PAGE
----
Templates can be very helpful but only if there is substantial replication of work from one plan to another. Sometimes its better to rough out a plan at a very top level and then refine it to fill in details. One way to do that is to go ahead and create the draft plan in its entirety but only expand the first few months with detail, leave the longer term tasks as draft planning packages that will be expanded into detail as the plan is executed. This allows much more flexibility in a dynamic plan (e.g. engineering development), than creating the whole plan at the beginning and then having to constantly revise future parts of the plan as it is executed.

    Just some thoughts.


    Sunday, October 22, 2017 4:55 PM
  • I thank both of you for your inputs. A few more questions..

    1. Sub-projects with read only option: Will they help in preventing the corruption? More so, if the same sub project is part of different projects? 

    2.   Any other suggestions on updating a project (tracking)  or walking through the maze? Like use of filters.. As i discussed we may not be using resources...

    Ulhas Samant

    Thursday, October 26, 2017 10:16 AM
  • Hi,

    The same sub project cannot be (dynamically) part of different projects

    Gérard Ducouret [Project MVP], Certifié Project 70632, Certifié ITIL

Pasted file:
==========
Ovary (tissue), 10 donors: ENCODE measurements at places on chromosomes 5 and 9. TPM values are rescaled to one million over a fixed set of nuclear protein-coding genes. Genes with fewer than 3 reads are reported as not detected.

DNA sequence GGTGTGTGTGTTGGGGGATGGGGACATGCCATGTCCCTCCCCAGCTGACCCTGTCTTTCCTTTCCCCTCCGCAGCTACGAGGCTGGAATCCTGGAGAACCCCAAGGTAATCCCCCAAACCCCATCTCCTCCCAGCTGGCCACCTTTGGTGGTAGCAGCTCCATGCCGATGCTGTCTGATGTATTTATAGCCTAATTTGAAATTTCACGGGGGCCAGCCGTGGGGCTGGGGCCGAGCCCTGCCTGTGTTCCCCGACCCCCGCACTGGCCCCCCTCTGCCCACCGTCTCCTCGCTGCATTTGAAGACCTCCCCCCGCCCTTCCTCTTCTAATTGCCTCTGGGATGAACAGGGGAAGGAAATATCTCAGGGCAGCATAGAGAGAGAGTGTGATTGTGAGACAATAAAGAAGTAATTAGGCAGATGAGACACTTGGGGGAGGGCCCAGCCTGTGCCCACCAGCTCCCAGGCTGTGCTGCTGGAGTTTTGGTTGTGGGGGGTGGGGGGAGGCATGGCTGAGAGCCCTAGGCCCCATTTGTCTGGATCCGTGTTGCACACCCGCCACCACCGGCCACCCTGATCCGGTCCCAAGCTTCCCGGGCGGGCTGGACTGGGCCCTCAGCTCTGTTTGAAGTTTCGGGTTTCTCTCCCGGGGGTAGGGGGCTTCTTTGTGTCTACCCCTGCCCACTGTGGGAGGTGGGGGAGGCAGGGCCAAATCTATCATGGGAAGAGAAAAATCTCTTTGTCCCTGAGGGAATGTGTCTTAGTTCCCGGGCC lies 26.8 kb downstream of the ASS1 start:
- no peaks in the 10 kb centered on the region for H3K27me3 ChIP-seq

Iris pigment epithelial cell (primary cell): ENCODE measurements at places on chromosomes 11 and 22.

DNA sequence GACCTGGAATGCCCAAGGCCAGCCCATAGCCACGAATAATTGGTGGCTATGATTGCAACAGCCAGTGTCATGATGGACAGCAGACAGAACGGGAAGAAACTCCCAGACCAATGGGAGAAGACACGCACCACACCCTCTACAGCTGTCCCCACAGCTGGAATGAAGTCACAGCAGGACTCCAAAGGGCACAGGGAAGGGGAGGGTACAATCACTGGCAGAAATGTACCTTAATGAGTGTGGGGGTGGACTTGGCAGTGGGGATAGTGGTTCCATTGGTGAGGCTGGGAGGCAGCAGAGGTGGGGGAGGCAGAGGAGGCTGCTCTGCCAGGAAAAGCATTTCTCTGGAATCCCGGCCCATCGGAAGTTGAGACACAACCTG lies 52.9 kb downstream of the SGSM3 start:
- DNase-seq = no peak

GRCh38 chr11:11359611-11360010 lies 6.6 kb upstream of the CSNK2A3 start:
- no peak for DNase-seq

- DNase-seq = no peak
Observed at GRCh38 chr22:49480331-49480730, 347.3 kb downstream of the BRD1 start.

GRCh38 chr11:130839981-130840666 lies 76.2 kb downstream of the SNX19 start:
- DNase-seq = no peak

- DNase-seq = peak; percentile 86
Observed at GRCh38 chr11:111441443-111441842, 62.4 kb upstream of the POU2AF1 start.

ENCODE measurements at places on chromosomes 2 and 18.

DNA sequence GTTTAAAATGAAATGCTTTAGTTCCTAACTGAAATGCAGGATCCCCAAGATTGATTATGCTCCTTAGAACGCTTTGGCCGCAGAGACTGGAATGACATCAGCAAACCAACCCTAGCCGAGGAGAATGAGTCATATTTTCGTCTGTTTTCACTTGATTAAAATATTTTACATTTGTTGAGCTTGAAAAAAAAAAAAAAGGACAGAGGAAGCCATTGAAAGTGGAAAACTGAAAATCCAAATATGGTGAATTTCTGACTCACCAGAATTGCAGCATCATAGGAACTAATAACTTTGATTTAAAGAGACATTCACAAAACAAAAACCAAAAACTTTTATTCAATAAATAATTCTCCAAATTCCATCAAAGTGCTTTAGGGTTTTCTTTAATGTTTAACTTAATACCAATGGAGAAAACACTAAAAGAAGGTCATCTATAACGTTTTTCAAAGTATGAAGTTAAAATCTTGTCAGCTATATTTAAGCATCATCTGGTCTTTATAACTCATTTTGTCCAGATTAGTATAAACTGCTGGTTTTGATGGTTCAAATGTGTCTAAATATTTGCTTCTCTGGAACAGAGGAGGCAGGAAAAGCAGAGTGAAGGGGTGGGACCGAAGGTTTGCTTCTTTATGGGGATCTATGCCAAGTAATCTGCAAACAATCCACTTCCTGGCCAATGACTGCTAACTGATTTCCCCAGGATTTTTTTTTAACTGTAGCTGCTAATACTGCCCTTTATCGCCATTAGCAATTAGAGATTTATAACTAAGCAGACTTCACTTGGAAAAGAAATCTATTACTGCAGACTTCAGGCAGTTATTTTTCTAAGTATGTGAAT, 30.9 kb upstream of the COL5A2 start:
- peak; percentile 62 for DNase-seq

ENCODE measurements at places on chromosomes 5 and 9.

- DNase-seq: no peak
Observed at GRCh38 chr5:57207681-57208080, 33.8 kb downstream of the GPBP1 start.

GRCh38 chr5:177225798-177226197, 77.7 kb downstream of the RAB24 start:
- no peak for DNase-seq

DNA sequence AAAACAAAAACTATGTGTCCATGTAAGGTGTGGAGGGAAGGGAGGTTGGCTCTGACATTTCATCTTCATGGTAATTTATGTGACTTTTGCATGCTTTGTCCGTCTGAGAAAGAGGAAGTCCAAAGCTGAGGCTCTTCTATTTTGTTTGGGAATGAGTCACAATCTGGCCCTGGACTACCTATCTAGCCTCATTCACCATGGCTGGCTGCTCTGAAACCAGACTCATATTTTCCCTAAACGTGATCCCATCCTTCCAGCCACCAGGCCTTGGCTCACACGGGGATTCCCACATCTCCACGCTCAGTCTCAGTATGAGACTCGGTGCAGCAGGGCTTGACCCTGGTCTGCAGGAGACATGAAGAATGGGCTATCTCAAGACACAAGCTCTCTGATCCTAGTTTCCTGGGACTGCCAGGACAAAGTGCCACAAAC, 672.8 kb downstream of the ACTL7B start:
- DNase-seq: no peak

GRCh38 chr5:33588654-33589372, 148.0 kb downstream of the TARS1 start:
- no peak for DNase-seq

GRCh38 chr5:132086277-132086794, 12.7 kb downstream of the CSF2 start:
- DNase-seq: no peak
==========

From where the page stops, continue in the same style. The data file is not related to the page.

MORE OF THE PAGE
Thursday, October 26, 2017 2:20 PM
  • Gerard,

    Sorry but that's not quite true. However I strongly suggest that users do NOT dynamically insert a subproject into more than one master. Linked structures in Project are prone to corruption as is and having a complex linked structure (i.e. subproject in multiple masters) magnifies the problem.


    Thursday, October 26, 2017 3:41 PM
  • Ulhas,

    You're welcome and thanks for the feedback.

    In answer to your first question, no, the links that create the structure are the weak point, so whether the subprojects are read only or read/write, the links still exist and therefore the possibility, (some would say "probability"), of corruption is still the same. A much better way to manage multiple files as a single entity is to periodically create a static master (i.e. uncheck the "link to project") option in the lower right corner of the Insert Project window. That will create a snapshot in time of all the inserted subprojects. That static master can then be manipulated for analysis, reporting, etc. yet will not be a linked structure and therefore not prone to corruption. The downside is that a static master cannot be used as a means of updating the subprojects, since there are no dynamic links, and a new static master must be created any time an update is desired.

    If updating subprojects dynamically is a high priority, then one solution is to go ahead and create a dynamic master, do the updating, then un-link all inserted subprojects and save. Note, it is important to un-link the structure before saving to remove the links so they are not saved along with the other changes.

    Just for reference linked structures in Project do work but due to their potential for corruption I do not normally recommend a linked structure to a user. Using linked structures effectively requires an extreme amount of file management discipline.


    Thursday, October 26, 2017 4:06 PM
  • John,

    You're right, I have not refreshed my knowledge for a long time. I remember that older versions did not accept this feature.

    Gérard Ducouret [Project MVP], Certifié Project 70632, Certifié ITIL

    Thursday, November 9, 2017 2:30 PM